Crooked Line 

Central Works' look at immigration raises poignant questions, but the execution is uneven.

Opening on a lone guitarist singing softly in Spanish, Central Works' new play Shadow Crossing probes at the question of legal and illegal immigration like a tongue worrying California's loose tooth. Written by Brian Thorstenson in collaboration with the ensemble, it tells the story of three people -- a gay photographer planning to move to Canada to escape US homophobia, his Minuteman-leaning schoolteacher friend, and a young Mexican looking for work -- who collide in a messy and vital tangle of needs, history, and ideologies. The relationships are played truthfully, the tension is high, and like so many Central Works shows, the ending is satisfyingly ambiguous.

Of the three characters, Rafael the migrant is the most interesting. Emily's prickliness around the immigration question has to be explained through a contrived bit about her mother's history at Ellis Island, and Martin is almost too glib to be real. Jan Zvaifler and John Patrick Moore do their respective best to flesh out their rather simplified characters, but it's Rafael (a strong Michael Navarra) who is both the most likable and has the most to teach. He's written that way, from the plaintive ballad about leaving his home to the helpful tips in the second act for anyone thinking about making an illegal border crossing into el norte (only use a coyote the first time you make the trip, and don't pay more than a thousand dollars; "inscribe your nombre in your underwear so if you die they can find your family and the priest can bury you").

While provocative, it sometimes stumbles. Thorstenson has created a document more than a story, one that gets pretty muddled at the beginning of the second act with the introduction of ghosts. Some of the history referenced may not be familiar, such as the story of the bracero program that ended in the infamous Operation Wetback in 1954, where government agents swept through poor and working-class neighborhoods shaking down anyone "Mexican looking." While Shadow Crossing touches on this history, mostly through the nice big video projections and some rapid-fire dialogue, it's almost too fast to understand.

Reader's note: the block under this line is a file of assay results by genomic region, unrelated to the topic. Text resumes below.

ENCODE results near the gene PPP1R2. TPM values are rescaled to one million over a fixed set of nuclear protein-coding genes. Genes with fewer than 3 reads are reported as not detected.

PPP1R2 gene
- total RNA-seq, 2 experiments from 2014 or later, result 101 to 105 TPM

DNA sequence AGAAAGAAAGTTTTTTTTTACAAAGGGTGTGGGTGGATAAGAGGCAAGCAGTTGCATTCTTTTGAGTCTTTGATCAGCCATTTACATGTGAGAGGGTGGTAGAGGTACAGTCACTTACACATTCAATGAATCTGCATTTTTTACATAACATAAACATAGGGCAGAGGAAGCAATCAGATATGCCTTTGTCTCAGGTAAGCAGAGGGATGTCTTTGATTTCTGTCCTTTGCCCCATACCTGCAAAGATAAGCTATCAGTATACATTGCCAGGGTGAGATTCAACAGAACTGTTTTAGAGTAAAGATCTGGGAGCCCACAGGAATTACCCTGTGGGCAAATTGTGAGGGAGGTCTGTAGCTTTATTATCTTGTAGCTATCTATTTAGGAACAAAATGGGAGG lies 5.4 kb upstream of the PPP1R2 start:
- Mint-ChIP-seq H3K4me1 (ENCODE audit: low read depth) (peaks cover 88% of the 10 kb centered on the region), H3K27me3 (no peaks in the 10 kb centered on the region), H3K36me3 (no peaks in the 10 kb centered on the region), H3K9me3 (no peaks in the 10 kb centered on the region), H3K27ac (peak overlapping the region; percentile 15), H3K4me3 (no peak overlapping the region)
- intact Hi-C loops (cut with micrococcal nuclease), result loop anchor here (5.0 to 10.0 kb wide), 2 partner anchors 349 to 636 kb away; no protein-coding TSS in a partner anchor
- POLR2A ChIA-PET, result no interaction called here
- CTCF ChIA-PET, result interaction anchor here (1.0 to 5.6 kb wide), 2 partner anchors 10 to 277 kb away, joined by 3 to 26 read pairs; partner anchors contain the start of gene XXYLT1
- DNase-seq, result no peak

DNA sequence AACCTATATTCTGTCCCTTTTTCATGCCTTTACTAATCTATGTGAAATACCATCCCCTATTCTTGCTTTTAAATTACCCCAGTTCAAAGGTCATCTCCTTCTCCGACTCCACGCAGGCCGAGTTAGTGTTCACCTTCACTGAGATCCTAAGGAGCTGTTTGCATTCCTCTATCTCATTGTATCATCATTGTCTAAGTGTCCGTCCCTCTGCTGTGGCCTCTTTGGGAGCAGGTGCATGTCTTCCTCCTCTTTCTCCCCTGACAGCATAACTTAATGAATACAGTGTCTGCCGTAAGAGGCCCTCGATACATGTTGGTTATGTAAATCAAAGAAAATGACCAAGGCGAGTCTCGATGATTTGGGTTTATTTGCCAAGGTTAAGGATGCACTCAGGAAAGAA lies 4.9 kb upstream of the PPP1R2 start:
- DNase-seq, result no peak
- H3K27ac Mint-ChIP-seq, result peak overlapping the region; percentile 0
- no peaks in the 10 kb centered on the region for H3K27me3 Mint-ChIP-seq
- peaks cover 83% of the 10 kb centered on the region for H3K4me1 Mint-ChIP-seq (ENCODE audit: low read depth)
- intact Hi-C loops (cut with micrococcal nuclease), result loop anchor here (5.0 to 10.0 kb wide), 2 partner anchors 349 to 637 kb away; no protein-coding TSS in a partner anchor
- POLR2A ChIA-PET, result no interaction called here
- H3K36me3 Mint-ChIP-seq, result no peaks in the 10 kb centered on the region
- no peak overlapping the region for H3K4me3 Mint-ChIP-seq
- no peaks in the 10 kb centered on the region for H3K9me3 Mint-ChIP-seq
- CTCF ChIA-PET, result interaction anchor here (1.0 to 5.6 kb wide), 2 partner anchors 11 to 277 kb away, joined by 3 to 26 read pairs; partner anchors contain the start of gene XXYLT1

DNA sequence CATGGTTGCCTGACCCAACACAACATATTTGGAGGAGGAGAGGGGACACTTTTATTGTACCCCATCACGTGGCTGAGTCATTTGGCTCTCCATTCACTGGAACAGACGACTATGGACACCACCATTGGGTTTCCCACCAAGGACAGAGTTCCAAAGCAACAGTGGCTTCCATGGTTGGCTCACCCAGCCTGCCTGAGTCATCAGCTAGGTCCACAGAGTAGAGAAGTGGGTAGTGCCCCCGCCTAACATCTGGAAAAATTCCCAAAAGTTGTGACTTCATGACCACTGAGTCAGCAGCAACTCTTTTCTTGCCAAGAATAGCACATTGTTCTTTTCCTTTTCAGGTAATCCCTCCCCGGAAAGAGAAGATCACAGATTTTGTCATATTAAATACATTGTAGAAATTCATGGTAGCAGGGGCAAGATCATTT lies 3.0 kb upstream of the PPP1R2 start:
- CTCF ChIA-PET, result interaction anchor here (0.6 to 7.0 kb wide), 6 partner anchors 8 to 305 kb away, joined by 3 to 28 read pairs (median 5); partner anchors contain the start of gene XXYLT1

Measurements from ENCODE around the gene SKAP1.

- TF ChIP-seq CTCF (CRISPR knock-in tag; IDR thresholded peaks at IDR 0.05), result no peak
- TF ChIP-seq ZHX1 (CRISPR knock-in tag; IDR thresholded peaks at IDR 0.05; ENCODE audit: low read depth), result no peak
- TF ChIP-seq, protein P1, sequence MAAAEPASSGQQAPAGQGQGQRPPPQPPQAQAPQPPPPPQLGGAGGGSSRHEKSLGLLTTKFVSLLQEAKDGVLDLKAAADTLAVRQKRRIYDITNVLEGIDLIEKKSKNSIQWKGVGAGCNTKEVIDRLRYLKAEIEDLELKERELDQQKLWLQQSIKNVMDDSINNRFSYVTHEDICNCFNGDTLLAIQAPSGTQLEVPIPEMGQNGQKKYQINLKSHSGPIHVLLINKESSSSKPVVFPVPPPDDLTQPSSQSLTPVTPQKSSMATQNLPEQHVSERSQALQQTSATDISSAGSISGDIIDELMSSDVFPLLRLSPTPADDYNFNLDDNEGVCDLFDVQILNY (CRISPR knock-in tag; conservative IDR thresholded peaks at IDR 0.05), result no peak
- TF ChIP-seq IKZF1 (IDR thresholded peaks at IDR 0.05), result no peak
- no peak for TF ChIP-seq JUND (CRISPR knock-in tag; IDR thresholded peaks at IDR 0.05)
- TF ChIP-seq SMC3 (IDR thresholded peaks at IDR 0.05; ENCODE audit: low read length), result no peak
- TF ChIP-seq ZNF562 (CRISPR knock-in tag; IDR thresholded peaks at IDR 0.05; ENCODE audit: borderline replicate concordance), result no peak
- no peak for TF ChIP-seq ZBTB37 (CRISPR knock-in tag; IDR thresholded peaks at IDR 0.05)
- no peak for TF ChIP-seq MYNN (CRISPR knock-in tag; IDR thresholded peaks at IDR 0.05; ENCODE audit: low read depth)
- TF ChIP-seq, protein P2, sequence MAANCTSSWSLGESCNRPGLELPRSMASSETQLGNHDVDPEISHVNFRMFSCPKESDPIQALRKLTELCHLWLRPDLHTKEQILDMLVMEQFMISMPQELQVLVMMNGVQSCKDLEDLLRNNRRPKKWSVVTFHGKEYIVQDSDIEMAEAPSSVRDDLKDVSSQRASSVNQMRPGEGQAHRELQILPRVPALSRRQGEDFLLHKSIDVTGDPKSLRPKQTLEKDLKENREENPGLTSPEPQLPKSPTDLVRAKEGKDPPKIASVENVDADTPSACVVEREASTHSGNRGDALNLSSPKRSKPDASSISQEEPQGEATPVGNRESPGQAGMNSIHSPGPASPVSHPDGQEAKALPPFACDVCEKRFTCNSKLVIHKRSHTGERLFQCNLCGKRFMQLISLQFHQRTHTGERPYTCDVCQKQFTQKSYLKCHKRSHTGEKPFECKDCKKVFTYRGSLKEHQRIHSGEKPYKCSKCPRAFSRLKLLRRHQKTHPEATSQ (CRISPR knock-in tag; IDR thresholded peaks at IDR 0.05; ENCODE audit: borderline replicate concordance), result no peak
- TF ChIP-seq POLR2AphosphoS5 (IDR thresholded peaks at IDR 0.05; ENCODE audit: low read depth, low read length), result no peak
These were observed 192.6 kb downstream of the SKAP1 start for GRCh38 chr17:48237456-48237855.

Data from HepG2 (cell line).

That said, fascinating questions arise about both what it means to be a citizen -- is it a privilege, a right, or a burden? -- and the importance of our history. At a time where record numbers of Central and South Americans are risking death to escape poverty while the Minuteman Project's Jim Gilchrist claims that the border must be patrolled more tightly because "our Southwestern border is littered with Arabic papers and Islamic prayer rugs," these are questions we can't afford to ignore.


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